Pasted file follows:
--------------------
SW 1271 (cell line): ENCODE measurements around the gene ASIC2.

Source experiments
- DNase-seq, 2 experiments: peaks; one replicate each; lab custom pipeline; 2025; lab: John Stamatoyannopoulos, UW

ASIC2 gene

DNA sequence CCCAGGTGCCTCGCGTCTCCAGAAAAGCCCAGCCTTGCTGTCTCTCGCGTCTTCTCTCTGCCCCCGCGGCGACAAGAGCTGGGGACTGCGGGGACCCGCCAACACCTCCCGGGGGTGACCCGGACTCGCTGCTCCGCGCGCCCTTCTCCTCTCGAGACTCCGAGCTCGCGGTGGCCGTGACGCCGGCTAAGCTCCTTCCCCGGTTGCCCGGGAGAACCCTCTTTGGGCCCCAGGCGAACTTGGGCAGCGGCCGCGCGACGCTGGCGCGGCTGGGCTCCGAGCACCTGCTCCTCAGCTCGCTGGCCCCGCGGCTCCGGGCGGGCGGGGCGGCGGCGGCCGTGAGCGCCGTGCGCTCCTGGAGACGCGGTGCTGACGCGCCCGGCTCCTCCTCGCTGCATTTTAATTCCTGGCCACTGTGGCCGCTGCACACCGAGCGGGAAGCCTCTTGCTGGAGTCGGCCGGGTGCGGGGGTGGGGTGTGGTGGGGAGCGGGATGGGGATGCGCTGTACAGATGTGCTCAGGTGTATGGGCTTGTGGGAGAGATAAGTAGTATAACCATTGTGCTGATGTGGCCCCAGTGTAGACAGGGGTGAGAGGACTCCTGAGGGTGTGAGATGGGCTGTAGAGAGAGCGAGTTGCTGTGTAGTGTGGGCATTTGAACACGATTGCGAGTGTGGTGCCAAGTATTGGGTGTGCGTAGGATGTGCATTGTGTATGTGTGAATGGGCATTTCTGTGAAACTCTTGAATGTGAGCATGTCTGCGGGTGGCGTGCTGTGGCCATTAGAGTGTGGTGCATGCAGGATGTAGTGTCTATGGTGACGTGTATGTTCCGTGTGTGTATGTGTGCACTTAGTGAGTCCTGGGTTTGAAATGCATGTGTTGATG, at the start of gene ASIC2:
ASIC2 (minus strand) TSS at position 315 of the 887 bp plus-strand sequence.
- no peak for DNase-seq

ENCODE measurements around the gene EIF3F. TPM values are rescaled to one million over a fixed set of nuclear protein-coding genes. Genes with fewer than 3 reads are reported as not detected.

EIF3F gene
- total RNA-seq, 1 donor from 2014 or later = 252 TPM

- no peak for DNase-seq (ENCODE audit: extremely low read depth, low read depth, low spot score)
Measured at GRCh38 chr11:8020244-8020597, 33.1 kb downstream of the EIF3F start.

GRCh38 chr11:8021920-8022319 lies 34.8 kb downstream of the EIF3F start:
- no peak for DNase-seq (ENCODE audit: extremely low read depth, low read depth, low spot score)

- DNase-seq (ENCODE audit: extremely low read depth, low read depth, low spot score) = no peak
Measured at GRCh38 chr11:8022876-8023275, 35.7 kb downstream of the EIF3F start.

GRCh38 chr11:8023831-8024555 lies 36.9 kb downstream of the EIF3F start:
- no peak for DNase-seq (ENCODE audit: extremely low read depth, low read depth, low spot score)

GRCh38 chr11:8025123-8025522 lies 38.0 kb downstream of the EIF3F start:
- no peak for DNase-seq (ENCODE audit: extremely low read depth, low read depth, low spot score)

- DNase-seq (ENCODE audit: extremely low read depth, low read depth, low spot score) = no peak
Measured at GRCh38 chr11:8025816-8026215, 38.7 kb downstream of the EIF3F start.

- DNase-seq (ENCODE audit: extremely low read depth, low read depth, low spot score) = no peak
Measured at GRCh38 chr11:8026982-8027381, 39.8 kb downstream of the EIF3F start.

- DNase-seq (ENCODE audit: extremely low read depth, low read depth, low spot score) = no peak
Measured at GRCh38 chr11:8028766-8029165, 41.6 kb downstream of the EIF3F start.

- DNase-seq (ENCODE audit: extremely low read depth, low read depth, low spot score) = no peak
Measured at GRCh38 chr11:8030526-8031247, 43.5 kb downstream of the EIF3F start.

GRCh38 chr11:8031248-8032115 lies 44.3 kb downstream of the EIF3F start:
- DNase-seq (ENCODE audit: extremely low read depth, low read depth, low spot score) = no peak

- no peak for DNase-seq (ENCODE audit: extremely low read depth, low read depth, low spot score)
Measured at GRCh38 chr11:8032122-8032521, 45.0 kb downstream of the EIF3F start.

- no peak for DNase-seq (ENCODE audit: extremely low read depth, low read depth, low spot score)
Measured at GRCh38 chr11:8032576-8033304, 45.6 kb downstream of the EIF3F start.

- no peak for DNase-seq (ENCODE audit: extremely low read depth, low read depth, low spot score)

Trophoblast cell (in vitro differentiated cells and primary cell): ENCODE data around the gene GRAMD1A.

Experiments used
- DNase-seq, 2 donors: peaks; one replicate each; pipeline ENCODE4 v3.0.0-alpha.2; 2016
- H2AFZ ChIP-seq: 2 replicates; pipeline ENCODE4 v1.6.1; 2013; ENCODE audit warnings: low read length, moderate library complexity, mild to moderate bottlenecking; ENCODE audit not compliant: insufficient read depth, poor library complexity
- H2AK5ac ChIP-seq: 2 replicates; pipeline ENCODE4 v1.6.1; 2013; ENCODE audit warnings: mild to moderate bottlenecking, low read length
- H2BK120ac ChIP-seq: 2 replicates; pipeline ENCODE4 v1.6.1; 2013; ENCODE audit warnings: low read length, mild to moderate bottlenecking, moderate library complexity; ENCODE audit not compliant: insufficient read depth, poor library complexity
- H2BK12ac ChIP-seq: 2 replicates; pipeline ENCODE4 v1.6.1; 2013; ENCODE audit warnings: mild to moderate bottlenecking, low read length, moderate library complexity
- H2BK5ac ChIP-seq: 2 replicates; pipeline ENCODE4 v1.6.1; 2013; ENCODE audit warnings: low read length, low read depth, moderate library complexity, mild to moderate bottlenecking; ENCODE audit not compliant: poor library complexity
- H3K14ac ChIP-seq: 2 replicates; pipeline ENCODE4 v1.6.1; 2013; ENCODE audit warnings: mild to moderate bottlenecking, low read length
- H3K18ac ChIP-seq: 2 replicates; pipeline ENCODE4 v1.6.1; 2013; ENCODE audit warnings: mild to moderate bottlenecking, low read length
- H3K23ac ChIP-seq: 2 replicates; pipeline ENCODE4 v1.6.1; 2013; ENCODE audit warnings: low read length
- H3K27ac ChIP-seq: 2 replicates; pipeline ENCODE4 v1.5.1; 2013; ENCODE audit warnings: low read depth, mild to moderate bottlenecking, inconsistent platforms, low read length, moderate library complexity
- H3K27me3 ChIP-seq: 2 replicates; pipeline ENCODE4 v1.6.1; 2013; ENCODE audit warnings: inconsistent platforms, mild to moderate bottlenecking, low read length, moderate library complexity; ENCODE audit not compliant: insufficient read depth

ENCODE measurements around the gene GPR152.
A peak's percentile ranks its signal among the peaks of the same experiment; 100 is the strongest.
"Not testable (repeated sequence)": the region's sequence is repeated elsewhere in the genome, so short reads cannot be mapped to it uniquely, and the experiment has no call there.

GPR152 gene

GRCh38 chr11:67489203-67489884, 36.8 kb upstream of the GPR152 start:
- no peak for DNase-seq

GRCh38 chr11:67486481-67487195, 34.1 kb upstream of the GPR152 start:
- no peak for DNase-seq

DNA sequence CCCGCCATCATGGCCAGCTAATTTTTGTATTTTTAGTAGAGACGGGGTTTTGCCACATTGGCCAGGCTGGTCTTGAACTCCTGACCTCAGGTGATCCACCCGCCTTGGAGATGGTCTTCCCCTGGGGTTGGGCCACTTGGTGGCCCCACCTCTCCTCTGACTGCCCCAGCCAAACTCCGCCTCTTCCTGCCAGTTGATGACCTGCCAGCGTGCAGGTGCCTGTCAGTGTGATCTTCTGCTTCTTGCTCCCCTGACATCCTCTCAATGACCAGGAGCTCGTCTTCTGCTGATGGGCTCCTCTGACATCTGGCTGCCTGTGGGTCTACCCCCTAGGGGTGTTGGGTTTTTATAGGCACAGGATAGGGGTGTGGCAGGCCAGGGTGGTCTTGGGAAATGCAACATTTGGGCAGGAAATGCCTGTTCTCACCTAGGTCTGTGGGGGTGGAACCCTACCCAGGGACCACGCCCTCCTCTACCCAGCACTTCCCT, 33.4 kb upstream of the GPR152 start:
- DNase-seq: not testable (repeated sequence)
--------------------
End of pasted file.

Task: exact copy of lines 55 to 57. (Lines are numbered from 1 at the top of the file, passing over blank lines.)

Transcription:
GRCh38 chr11:67486481-67487195, 34.1 kb upstream of the GPR152 start:
- no peak for DNase-seq

DNA sequence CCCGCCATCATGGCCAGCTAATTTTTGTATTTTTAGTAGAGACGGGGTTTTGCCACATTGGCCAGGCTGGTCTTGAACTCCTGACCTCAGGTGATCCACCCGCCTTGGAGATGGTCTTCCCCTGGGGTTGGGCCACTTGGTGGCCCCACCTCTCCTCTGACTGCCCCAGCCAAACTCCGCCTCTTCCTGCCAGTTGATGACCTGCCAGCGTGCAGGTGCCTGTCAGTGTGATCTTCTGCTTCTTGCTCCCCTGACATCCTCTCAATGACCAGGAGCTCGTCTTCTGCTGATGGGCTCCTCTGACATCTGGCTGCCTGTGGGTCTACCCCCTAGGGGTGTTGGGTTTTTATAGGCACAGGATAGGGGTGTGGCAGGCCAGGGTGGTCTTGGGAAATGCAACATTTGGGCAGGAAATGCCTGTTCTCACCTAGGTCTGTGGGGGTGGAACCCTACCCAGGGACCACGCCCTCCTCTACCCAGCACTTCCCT, 33.4 kb upstream of the GPR152 start: